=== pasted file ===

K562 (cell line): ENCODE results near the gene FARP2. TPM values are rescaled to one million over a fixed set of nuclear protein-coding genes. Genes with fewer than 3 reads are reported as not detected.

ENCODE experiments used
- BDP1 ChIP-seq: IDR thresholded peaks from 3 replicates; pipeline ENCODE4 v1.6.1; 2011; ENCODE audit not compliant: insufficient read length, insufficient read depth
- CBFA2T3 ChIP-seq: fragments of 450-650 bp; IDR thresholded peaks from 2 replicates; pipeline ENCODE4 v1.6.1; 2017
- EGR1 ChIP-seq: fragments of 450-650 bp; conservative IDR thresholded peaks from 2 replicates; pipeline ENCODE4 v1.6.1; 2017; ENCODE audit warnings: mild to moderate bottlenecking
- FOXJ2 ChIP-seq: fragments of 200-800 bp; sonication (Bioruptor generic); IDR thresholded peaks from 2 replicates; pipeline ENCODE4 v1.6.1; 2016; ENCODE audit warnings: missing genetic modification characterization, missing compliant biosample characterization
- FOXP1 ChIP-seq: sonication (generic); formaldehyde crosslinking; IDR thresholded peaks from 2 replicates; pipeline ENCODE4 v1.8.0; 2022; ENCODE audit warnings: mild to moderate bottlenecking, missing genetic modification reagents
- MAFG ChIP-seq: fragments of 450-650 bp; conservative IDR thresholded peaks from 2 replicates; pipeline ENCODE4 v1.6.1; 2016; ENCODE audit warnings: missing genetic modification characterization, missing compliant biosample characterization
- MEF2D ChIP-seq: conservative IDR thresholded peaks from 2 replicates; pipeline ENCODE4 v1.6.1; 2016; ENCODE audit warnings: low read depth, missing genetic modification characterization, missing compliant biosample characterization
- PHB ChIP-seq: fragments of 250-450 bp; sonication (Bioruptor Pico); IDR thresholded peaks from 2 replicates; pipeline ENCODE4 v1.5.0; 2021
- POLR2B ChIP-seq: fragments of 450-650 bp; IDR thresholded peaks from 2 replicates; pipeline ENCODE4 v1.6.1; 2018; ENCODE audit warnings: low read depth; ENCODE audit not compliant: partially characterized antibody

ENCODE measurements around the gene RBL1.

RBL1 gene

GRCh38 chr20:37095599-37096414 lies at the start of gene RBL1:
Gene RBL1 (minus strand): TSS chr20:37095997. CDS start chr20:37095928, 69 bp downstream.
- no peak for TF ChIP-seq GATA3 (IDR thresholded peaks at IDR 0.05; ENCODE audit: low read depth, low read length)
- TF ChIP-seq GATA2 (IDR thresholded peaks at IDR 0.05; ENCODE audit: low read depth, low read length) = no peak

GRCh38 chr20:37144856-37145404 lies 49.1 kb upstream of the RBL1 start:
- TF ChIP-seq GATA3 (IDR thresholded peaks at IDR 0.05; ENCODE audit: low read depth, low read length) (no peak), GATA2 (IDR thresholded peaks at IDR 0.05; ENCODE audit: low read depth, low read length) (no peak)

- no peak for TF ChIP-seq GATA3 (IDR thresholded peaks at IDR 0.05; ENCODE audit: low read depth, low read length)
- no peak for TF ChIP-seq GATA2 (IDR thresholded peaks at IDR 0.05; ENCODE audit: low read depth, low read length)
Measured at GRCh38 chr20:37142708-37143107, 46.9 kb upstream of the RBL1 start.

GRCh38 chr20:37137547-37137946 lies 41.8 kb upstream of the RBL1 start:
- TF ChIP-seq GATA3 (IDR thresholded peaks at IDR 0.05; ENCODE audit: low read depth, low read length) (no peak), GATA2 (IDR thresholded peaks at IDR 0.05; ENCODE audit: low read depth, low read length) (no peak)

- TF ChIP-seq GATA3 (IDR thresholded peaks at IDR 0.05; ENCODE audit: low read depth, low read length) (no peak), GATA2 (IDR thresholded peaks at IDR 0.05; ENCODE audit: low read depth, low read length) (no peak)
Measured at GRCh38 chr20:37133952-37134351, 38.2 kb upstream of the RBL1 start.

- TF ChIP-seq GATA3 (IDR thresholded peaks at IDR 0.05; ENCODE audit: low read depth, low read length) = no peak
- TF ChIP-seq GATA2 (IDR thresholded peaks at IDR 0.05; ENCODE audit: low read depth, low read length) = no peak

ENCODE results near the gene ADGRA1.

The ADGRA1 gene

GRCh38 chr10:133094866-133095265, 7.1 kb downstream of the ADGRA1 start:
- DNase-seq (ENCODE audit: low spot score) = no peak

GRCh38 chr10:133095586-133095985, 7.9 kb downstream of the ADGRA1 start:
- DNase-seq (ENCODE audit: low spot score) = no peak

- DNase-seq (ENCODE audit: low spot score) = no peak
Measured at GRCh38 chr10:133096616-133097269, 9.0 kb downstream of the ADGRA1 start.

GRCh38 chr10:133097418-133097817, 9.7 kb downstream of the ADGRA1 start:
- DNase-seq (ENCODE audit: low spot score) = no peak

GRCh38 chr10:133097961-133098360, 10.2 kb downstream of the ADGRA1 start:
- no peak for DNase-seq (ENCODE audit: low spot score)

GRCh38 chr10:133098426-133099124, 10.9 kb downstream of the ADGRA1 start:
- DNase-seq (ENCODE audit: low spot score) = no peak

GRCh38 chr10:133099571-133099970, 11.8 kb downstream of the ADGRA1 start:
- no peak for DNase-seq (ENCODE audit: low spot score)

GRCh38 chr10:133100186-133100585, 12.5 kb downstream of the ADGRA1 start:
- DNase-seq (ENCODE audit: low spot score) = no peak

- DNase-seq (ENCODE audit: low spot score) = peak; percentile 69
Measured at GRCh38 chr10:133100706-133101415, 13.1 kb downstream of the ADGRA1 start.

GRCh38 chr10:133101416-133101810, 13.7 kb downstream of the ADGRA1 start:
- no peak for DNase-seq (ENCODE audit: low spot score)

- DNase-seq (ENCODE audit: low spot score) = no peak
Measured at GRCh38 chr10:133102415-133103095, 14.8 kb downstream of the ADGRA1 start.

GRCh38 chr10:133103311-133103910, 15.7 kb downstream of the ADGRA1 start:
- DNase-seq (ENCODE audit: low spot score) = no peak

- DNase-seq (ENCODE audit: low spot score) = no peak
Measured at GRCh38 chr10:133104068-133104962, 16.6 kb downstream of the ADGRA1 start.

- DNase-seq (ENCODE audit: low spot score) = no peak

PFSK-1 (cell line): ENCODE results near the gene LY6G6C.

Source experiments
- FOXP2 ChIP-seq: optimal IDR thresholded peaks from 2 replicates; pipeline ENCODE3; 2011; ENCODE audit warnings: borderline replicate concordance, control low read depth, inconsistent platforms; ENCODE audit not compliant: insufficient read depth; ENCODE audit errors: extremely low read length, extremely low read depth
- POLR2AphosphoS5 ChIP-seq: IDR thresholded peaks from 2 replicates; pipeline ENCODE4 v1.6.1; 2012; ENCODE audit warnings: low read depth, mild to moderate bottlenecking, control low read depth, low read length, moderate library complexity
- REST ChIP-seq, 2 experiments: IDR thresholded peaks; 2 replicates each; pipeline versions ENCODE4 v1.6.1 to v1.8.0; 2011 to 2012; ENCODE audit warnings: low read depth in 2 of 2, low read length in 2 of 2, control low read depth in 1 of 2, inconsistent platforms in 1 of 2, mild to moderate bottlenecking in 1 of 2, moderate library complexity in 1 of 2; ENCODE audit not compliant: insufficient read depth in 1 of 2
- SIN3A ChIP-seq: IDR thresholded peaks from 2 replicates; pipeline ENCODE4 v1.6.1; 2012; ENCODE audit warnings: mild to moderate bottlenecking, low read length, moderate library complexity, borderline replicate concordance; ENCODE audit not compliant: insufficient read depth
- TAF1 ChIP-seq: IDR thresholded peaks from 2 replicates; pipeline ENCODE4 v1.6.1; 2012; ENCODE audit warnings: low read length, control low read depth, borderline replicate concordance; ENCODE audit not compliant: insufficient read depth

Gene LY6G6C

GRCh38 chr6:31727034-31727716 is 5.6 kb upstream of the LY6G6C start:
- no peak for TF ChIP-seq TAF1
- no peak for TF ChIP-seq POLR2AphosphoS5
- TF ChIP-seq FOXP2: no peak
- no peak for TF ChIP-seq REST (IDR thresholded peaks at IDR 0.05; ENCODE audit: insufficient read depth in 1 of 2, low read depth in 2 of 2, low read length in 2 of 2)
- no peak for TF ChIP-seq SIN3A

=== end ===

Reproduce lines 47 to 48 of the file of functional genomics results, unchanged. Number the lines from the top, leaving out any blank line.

- DNase-seq (ENCODE audit: low spot score) = peak; percentile 69
Measured at GRCh38 chr10:133100706-133101415, 13.1 kb downstream of the ADGRA1 start.